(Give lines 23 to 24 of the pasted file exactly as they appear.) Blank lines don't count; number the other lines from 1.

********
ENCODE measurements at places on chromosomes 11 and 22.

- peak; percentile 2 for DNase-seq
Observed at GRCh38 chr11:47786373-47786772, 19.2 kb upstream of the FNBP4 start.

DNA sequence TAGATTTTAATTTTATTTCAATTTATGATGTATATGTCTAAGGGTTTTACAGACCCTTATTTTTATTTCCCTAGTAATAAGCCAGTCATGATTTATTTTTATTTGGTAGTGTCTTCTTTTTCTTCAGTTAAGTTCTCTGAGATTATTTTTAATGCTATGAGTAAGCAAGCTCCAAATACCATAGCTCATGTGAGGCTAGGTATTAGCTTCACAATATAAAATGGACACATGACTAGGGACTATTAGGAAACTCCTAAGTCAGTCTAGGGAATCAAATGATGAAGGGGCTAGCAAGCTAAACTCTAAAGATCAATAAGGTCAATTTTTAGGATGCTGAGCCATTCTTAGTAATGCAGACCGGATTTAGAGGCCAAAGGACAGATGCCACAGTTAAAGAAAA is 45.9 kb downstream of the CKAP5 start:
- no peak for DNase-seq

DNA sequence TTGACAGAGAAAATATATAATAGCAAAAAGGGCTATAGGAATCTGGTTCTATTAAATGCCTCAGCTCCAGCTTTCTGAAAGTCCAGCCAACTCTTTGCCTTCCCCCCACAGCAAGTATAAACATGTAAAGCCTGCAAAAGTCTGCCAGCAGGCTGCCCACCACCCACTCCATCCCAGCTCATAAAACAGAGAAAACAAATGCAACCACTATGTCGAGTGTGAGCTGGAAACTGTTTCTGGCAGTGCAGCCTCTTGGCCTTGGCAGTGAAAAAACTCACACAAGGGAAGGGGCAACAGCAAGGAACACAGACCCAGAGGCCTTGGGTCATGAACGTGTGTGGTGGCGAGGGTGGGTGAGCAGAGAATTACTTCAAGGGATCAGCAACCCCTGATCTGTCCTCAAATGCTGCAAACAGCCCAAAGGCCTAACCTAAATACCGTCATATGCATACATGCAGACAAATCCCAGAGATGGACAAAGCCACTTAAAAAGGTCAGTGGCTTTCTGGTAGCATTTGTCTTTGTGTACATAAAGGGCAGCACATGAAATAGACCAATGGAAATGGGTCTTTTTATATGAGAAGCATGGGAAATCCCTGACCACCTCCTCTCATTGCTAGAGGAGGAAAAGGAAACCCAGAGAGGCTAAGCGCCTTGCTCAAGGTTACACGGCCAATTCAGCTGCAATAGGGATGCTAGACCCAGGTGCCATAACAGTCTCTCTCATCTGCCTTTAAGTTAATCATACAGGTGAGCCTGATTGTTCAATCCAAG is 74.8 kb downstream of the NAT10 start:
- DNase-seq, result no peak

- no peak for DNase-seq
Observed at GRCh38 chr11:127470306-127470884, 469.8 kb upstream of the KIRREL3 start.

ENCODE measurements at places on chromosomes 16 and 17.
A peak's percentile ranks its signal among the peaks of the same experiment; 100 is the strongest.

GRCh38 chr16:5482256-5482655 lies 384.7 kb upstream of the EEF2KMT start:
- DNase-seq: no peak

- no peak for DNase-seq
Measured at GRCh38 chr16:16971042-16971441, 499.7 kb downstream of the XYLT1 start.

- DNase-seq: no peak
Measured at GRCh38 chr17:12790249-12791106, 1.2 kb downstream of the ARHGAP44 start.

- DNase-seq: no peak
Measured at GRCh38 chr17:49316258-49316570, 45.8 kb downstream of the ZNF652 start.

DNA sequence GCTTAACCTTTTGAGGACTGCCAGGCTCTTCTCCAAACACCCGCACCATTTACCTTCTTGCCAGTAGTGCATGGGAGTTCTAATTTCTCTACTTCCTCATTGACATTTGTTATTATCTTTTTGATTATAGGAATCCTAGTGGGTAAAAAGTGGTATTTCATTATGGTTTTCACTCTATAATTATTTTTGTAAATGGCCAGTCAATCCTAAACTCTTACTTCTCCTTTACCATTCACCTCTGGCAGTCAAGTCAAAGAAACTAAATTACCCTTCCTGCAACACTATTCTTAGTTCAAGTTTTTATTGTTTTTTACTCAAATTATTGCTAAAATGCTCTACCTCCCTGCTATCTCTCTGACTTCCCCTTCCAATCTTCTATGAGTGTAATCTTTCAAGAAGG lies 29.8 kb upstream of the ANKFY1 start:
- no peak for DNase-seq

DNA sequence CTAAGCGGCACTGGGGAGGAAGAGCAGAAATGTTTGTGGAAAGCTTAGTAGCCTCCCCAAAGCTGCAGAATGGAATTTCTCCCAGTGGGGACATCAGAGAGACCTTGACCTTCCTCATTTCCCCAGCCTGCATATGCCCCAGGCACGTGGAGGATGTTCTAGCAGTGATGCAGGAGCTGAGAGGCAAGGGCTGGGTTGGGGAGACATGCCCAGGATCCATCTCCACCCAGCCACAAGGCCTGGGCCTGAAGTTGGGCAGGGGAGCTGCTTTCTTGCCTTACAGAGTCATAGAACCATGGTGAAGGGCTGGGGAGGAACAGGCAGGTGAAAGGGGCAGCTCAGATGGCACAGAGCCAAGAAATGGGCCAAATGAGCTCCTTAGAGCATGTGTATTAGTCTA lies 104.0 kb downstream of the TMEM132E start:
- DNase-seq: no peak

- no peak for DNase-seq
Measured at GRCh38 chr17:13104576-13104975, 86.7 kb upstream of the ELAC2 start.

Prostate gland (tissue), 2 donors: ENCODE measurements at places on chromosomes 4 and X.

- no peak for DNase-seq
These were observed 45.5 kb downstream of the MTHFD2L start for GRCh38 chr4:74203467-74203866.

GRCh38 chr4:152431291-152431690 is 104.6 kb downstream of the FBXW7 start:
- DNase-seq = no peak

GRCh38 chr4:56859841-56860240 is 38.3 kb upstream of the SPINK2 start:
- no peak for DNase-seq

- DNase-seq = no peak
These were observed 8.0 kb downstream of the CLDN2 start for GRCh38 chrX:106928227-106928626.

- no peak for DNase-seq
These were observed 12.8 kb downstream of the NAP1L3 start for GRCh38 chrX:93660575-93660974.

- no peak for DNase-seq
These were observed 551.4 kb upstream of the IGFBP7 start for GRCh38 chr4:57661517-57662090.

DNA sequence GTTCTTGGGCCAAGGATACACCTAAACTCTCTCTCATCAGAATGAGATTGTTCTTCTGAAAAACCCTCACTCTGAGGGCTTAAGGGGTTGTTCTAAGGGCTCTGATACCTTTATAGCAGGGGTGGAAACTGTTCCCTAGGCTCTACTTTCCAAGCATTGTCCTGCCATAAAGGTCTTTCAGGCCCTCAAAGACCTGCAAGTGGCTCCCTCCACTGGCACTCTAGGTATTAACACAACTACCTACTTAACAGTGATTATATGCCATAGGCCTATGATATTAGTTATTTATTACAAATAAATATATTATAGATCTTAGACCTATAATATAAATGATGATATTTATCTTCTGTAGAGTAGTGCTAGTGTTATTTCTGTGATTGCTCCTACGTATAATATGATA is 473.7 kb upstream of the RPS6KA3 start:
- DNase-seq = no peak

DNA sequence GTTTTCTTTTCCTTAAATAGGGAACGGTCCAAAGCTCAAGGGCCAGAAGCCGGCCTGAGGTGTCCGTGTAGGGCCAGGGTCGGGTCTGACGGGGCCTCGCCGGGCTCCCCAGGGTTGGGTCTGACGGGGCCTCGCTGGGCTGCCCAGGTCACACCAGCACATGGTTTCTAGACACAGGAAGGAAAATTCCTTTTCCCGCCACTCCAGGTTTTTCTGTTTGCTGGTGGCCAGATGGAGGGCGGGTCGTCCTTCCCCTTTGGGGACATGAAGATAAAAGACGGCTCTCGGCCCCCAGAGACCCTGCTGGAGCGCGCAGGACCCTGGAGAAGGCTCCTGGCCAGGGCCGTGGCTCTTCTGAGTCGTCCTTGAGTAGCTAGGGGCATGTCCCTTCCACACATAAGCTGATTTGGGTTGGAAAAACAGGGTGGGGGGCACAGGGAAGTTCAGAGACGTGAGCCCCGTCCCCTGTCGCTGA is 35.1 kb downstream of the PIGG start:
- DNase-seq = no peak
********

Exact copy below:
- DNase-seq: no peak

- no peak for DNase-seq